The head of the Department of Natural Resources has just appointed a new ten member forest advisory council. Eight of the ten members are connected to the timber industry.

The new council will focus on developing logging and lumber, pulp and paper, and biofuels. An existing forest management advisory group includes other interests such as wildlife, recreation and conservation as well as logging.

Marvin Roberson with the Sierra Club says those other voices largely will be gone from the new council.

“I think this is going to mean a lack of management for natural conservation values and an increase in management for timber-only values,” said Roberson.

The DNR also is reorganizing its forestry division so that come January it will no longer deal with oil, gas and minerals or recreation on state forestland.

-Bob Allen for The Environment Report

Politics
4:53 pm
Tue December 6, 2011

7 things to know about Michigan's emergency manager law

Joe Harris, the emergency manager in Benton Harbor, says the only authority local officials have after an EM is appointed by the state, "is the authority that's provided to them or is given to them by the emergency manager."
Lindsey Smith Michigan Radio

When a city or a school district in Michigan runs out of money, the state can appoint an emergency manager to take over the responsibilities of locally elected officials. An emergency manger’s powers are broad—made even more so this year – and are designed to help EMs balance the books and return governance to locally elected officials as quickly as possible.

Today, there are four cities and one school district under the control of an emergency manager:

  • Benton Harbor
  • Ecorse
  • Flint
  • Pontiac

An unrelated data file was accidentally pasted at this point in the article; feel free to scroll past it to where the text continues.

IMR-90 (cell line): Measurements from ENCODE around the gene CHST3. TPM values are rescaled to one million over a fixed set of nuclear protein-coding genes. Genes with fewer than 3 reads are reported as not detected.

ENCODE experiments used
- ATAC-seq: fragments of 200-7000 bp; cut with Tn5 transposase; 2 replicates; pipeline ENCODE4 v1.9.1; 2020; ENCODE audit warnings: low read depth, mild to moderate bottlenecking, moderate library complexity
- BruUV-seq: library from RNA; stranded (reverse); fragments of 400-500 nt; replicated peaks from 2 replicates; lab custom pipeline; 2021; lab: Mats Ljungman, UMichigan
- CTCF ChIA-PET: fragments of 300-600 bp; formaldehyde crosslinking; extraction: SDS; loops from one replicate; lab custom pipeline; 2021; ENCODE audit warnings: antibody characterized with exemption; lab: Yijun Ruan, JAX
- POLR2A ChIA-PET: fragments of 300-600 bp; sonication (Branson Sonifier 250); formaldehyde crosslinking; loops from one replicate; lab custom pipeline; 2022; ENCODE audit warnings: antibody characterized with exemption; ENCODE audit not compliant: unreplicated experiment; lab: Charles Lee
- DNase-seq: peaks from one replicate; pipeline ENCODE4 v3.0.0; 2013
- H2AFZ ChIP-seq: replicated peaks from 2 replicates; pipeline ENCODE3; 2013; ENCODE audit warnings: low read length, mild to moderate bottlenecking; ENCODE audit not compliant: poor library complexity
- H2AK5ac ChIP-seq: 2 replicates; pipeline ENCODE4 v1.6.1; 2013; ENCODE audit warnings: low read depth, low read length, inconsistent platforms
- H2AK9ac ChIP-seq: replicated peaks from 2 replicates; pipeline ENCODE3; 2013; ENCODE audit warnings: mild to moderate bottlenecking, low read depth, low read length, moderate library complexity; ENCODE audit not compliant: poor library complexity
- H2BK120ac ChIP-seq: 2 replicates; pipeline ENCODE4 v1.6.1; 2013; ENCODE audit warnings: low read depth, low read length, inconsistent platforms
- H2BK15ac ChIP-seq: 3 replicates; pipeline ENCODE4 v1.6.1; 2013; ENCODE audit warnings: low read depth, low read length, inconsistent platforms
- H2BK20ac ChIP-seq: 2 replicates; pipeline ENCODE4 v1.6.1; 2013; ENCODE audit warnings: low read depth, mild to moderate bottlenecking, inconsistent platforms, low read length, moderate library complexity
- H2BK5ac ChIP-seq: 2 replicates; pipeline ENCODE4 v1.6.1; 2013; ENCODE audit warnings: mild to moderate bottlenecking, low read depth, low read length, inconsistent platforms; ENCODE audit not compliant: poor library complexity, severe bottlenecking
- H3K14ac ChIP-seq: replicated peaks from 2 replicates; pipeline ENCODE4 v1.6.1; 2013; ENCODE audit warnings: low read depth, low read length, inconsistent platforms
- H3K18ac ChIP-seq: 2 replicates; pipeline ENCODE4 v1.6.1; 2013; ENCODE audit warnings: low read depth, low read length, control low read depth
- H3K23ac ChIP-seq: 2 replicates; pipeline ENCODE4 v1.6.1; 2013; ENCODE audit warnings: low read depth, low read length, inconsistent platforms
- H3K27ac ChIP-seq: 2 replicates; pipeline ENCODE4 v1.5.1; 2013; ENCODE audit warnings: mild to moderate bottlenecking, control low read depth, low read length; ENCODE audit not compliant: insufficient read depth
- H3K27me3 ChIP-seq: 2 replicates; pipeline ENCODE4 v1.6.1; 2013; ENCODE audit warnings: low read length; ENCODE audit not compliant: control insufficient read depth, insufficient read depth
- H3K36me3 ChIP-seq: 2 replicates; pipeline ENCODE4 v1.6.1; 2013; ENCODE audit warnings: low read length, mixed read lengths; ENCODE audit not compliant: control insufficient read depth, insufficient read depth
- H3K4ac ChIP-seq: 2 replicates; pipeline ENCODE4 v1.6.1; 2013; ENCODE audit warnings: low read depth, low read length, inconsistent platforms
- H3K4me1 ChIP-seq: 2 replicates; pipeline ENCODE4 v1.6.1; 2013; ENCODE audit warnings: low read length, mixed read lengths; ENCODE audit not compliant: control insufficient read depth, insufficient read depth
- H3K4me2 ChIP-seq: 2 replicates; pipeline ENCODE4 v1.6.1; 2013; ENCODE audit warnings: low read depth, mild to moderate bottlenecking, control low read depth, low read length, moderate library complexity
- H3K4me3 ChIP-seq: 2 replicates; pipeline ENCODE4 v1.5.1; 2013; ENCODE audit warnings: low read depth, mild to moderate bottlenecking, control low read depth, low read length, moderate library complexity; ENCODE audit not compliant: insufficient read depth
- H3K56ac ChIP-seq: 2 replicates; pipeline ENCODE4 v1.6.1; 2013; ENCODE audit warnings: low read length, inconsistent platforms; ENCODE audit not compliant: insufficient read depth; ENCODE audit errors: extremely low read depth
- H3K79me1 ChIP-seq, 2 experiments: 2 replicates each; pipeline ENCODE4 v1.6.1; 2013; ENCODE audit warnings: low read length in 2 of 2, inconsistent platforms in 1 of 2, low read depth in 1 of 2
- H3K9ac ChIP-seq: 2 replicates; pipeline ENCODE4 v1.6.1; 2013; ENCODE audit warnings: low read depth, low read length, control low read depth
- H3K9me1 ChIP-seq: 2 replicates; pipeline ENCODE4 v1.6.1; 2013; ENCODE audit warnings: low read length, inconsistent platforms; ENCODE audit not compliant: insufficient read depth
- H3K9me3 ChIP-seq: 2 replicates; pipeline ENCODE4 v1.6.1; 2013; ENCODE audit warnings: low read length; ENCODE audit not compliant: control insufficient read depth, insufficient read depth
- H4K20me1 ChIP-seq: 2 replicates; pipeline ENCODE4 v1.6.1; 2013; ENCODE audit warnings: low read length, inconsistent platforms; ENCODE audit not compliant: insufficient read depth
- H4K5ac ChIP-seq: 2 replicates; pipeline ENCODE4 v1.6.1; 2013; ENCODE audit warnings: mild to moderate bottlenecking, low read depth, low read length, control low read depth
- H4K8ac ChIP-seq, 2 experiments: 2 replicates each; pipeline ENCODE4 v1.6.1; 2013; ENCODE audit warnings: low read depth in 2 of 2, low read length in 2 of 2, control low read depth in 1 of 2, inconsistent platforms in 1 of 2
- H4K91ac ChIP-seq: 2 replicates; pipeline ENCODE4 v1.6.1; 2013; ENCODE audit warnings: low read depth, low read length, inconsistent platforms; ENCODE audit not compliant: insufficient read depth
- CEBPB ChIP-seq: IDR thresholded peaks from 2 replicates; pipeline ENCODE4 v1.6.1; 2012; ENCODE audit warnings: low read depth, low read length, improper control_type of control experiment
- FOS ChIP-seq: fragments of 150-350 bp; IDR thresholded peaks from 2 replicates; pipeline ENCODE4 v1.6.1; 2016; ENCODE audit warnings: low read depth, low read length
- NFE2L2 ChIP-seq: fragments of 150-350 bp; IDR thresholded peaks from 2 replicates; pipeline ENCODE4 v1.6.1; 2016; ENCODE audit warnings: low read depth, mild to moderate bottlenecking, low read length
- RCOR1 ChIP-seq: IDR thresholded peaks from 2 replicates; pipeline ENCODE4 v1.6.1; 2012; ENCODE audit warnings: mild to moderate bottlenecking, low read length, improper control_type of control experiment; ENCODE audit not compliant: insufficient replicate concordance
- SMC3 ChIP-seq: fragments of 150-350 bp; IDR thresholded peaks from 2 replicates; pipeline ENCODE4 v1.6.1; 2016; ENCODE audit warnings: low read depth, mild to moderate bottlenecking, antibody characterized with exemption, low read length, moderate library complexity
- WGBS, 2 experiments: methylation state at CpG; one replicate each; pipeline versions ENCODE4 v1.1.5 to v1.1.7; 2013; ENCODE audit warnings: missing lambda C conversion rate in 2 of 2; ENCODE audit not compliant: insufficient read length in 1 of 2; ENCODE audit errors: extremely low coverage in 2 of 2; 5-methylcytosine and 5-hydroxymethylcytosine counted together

• Detroit Public Schools

This is the second time around for Flint, which had an “emergency financial manager” from 2002-2006. The cities of Detroit and Inkster and Benton Harbor Public Schools could soon be added to this list.

Read more
Politics
4:20 pm
Tue December 6, 2011

Michigan Governor Snyder signs anti-bullying legislation

Update 4:20 p.m.

The Governor's Office sent this press release after Governor Snyder signed the anti-bullying bill:

Michigan will become the 48th state to require schools to develop and enforce policies to protect students from harassment, intimidation and physical violence under anti-bullying legislation signed by Gov. Rick Snyder today.

The governor called on lawmakers to pass the legislation as part of the education reform plan he proposed in April, saying students need to feel safe in the classroom so they can focus on learning.

“This legislation sends a clear message that bullying is wrong in all its forms and will not be tolerated,” Snyder said. “No child should feel intimidated or afraid to come to school.”

The governor said having a clear policy in place will give teachers and administrators the tools they need to deal with bullies, but he added that parents can help by ensuring their own children do not engage in or encourage others to bully.

House Bill 4163, sponsored by state Rep. Phil Potvin, is known as “Matt’s Safe School Law” in honor of Matt Epling, a Michigan teen who ended his life in 2002 after enduring severe bullying.  The legislation gives schools six months to develop clear anti-bullying policies so they will be in place by the start of the 2012-2013 school year.  The bill is now Public Act 241 of 2011.

A detailed description of the bill’s requirements may be found online at www.legislature.mi.gov.

3:50 p.m.

Governor Rick Snyder has signed the law that requires schools to adopt anti-bullying policies. Family members of children who committed suicide looked on as the governor signed the measure. Until today, Michigan was one of three states that did not have an anti-bullying law.